You are this little bundle of insane energy, a tiny English-speaking person who knows the alphabet and can count to 20 or so and identify letters and numbers as they pop up around you. And you’re starting to spell your name. You love music and putting color onto blank surfaces. I make up songs for you and you catch on to them quick, and have the melody and even the lyrics down pat after only hearing them a couple of times. At nap- and bedtime, I sing two lullabies to you and you hum along with me and sink your head into the crook of my neck as I rock you. I have to tell you, those moments are some of the rare times when your poor ol’ overextended mom really feels loved in this mean old world.
(One of the lullabies is a modified version of this song, which my mom sang to me as a baby. I sing to you: “Lay your head on my shoulder. Whisper in my ear. Baby, you’re the one I love. Baby, you’re the one I love.” Repeat ad nauseum. I also sing “This is my Holden, this is my friend. He is my baby until the end” to the tune of “This Is My Story,” a hymn we grew up singing at church. You love both these lullabies.)
You are pretty much potty trained (I say “pretty much” because we still put a diaper on overnight, even if you only really use them half the time, and I suppose you still have accidents once in a while during the day when you’re too busy playing to take a pee break). You look like a little man in your boxer briefs and we are so incredibly proud of you for mastering the potty before even turning three. Seriously, dude, you’re a toilet rock star.
Your faces remain incredible.
There is this serious browface, which you administer to items you are examining. Sometimes you shoot this look at people. It is withering.
This is the face of pure joy. In this photograph, you made this face after chucking a rock into a river. You are often easily amused, which you get from me.
This is your 30-year-old face. It’s like peering into a crystal ball.
Your eyes are bright and searching and invite comments from strangers everywhere we go. Someone always says something about your eyes. I am holding out hope that you get your dad’s vision and not mine, or else you will end up having to obscure those big blues with glasses.
We went trick-or-treating this year. It was our first proper Halloween outing. (Last year there was bad weather that abbreviated our attempts and the mall was cleaned out by the time we got there.) You dressed as a shark and were not terribly happy about it as we cluelessly tried to cram your limbs into the getup. You got the hang of the whole trick-or-treating thing about halfway through, and even actually said “trick or treat” to some folks near the end of our outing. You collected quite the haul from the fine folks along McChesney. I am glad we have such good friends in walkable neighborhoods. It was so much fun and I think next year you will be even more into it.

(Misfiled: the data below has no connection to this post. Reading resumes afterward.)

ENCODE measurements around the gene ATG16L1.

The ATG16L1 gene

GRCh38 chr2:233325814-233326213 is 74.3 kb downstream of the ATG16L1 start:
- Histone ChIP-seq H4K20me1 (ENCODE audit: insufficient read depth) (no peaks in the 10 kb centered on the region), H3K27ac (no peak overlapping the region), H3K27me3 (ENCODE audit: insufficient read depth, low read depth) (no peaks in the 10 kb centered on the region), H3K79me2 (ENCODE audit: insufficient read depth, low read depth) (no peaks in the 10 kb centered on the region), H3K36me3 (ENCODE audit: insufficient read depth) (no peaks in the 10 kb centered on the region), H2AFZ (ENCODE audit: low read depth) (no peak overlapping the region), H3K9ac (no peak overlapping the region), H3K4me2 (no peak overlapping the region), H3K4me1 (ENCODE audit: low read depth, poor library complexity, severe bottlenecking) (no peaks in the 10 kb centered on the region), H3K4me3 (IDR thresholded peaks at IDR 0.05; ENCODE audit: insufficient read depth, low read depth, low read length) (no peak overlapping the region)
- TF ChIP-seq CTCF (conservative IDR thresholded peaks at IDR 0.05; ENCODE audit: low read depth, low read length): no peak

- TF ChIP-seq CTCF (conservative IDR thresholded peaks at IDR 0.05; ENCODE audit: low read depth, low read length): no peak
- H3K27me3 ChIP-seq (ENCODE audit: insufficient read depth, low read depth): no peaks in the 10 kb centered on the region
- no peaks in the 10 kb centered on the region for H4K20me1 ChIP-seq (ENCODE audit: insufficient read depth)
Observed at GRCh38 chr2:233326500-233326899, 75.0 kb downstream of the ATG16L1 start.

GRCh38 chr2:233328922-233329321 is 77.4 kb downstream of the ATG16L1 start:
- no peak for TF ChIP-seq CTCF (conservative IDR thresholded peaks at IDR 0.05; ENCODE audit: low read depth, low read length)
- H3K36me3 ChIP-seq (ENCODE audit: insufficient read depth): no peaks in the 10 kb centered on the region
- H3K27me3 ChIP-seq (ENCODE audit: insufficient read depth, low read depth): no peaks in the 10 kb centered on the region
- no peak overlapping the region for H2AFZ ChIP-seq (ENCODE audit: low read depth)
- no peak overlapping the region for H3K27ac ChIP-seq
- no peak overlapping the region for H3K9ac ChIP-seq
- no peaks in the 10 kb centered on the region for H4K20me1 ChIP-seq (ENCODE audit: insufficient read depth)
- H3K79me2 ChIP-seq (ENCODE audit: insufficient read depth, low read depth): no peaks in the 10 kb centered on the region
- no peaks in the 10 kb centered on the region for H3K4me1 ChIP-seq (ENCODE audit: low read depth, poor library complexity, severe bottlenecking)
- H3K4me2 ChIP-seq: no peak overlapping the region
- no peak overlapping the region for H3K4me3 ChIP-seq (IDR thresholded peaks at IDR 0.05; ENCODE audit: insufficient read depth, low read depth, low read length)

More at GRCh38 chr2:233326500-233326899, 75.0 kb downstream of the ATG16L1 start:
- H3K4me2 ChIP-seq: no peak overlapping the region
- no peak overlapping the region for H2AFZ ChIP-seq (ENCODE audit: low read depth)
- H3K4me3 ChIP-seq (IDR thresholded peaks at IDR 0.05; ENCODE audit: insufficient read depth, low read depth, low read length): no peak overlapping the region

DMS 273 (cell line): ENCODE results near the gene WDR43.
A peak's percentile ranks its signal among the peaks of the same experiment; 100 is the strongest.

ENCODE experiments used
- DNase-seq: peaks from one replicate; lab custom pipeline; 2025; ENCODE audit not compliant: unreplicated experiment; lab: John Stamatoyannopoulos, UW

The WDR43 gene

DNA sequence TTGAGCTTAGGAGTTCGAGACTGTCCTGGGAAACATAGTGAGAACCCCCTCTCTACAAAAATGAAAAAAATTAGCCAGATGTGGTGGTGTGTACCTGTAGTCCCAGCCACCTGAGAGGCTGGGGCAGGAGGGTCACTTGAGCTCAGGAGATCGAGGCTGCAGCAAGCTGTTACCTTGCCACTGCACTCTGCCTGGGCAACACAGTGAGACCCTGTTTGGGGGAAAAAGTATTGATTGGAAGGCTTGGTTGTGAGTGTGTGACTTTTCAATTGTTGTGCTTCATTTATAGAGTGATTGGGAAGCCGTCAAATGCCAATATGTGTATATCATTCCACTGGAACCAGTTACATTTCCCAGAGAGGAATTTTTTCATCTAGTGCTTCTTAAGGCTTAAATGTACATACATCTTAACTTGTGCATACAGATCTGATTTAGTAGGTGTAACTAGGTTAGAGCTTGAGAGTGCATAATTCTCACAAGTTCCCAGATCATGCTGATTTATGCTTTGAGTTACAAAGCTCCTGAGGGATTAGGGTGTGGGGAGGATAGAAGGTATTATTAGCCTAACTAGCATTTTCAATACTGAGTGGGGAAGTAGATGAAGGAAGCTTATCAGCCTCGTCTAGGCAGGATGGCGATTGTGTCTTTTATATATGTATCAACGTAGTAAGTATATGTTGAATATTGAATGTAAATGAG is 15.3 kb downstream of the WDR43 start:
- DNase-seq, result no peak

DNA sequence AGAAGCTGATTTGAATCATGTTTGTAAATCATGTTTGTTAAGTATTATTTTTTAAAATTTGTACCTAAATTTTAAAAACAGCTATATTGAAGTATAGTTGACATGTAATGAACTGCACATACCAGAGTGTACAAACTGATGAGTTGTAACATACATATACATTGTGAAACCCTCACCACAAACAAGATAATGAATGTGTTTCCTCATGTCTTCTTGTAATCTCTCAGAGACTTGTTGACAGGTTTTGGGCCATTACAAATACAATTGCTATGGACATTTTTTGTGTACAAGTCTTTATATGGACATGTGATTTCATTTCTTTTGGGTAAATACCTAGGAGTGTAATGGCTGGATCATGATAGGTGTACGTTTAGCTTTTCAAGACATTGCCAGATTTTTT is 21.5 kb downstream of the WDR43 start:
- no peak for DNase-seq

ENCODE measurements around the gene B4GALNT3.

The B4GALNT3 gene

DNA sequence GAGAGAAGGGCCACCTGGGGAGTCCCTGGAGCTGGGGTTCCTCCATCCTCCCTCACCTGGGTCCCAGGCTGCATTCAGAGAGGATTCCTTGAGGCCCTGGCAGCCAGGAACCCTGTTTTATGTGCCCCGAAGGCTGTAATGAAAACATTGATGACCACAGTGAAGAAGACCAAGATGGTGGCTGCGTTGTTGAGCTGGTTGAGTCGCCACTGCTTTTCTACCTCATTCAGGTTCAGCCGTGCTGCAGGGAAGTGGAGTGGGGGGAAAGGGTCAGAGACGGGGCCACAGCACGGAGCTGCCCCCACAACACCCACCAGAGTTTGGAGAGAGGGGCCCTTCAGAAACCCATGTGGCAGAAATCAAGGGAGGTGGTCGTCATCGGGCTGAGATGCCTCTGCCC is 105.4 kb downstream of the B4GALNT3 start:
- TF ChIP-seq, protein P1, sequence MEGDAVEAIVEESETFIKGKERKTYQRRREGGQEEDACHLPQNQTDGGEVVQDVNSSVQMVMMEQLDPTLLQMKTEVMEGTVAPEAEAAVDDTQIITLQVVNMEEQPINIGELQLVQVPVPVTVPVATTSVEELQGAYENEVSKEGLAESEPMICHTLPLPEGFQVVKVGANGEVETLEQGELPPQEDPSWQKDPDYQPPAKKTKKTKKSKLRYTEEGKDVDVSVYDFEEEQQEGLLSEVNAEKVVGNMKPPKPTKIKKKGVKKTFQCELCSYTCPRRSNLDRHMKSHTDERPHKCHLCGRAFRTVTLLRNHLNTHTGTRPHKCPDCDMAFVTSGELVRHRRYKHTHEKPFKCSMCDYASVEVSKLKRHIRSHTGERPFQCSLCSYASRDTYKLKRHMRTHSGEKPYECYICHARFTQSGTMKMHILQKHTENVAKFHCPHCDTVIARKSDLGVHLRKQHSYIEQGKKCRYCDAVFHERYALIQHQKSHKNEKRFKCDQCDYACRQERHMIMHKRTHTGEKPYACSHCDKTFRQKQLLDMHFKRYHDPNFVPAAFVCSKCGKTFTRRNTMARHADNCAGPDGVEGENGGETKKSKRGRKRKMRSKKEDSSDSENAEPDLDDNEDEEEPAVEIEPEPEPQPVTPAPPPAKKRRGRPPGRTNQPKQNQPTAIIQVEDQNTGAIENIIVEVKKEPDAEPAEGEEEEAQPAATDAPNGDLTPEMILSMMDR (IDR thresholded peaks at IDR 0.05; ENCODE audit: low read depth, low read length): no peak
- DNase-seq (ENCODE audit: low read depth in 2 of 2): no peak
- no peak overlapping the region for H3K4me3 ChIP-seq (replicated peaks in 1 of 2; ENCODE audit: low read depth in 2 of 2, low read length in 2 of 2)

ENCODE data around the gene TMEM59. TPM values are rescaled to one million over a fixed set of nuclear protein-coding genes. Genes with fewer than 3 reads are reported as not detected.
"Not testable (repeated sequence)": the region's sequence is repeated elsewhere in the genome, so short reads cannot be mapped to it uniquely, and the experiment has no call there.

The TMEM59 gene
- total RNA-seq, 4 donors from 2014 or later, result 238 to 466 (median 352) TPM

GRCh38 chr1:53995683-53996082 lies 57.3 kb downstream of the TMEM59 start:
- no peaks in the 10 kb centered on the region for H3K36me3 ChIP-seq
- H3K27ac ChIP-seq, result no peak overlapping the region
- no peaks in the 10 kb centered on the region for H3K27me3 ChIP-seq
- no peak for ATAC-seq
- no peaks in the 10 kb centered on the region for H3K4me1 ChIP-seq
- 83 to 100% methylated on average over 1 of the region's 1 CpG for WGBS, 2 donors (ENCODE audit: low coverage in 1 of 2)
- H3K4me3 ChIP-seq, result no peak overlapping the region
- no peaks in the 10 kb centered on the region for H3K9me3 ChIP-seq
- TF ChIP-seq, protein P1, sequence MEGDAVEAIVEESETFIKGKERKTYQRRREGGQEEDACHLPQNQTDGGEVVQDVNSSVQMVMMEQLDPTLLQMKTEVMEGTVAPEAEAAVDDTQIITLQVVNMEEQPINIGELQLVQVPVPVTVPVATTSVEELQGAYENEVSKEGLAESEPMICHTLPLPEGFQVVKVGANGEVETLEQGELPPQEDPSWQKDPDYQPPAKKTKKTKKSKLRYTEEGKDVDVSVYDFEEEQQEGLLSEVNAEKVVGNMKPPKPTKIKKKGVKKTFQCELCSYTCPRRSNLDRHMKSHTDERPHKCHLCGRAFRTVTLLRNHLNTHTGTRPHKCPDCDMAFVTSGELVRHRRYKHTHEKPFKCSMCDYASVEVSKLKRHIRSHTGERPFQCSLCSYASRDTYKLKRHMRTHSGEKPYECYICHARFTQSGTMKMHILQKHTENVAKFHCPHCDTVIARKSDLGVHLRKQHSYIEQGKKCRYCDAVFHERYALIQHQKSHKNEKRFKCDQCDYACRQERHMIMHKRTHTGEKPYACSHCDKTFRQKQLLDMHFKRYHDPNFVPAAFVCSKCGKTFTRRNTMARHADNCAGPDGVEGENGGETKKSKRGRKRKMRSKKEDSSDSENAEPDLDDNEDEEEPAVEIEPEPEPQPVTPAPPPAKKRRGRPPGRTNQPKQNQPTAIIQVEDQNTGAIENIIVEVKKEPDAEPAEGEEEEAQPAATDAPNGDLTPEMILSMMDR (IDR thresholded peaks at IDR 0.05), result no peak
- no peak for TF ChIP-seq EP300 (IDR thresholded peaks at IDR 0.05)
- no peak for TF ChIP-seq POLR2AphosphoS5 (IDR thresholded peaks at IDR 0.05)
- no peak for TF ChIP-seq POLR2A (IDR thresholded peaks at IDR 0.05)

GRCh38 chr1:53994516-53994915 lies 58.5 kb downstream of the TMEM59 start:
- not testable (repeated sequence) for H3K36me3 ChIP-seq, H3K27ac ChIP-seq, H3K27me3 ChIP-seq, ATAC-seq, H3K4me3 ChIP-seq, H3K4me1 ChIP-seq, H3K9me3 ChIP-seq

Speaking of good friends, you and Rory are going to have a new friend on the scene in a month or so. Rumor has it that it’s a lady friend to add to the mix. Not to mention your new friend Ruth, who was born not too long ago in Chicago. Are you ready for all that pressure, of being the oldest in the bunch? You are going to need to make sure you are being a good toddler role model for all your new friends. Last time you hung out with Rory, you froze with a mix of bewilderment and terror every time he grabbed at you. But you returned the favor by sort of poking at his eyes and laughing. Boy, I see so much of me in you that it scares me.
You have very strong opinions and we are working on your tendency to get frustrated and lash out. (Again, I see a lot of me in you.) But you are such a point of light. You wake up happy every day and instantly start observing and asking questions about the world. Lately you are fond of “Where did it go?” and “What happened?!” You are intrigued by process and pattern. You like to deconstruct things. You like to organize and group. You like to surprise and be surprised.
You still have an arm on you, and your aim is pretty good. We’re working on catching.
You love to identify colors, shapes, numbers and letters, wherever they pop up. If you can identify a number, letter or shape that’s a color, then it’s like you’ve hit the lottery.
You get so excited when we understand what you are trying to tell us. And it gets easier every day.
You like to help load/unload the dishwasher. You like to “help” with laundry. Turning lights on and off is your jam. You like to pick out your spoon for your morning cereal. When you make a mess, you like to point it out and be allowed to clean it up. You like finding trash and throwing it away, even if it’s not yours. You like finding things in the trash that you think we should reconsider. You LOVE flashcards and have learned some insane words (“vicuna” and “urchin”???) from the ones we have. You love your grandparents and ask about your cousin Levi a lot.
You are obsessed with Farmer Jason and we have watched his DVD probably a hundred times. I can recite it from beginning to end and I bet you could too, if pressed. You think that Taylor Swift “Shake It Off” song is top shelf, but you like just about any kind of music as long as it’s loud enough and mama and daddy will get up to dance with you. You like to do “red bed,” which means wrestle on mama and daddy’s bed. (We had red sheets a while back.) You are a ruthless wrestler, and not above roundhouse kicks to the face.
School is going great. You like seeing your friends and getting to play outside. Your teacher says such wonderful things about how sweet and inquisitive you are. You talk a lot about your friends Madisyn and Kaia. I think you’re sweet on Madisyn or maybe it is the other way around. We do homework on the weekends and turn it in on Monday.
You seem happy. Occasionally you have your meltdowns or you have to be put in line when your attitude gets a little too toddlerish for our liking. (We don’t want to end up needing a Supernanny in three years, so we are trying to keep you in check.) But for the most part, child, you are happy. And I couldn’t be more grateful that that seems to be your baseline.
I’m proud of how you are growing and how much you love to learn. I watch you and wonder how much of me got into you, and hope that I can help you navigate the difficult parts a little better, now that I have lived long enough to know a little bit about myself.
You’re having a big time. We’re having a big time. Year three is going to be so much fun.
I love you,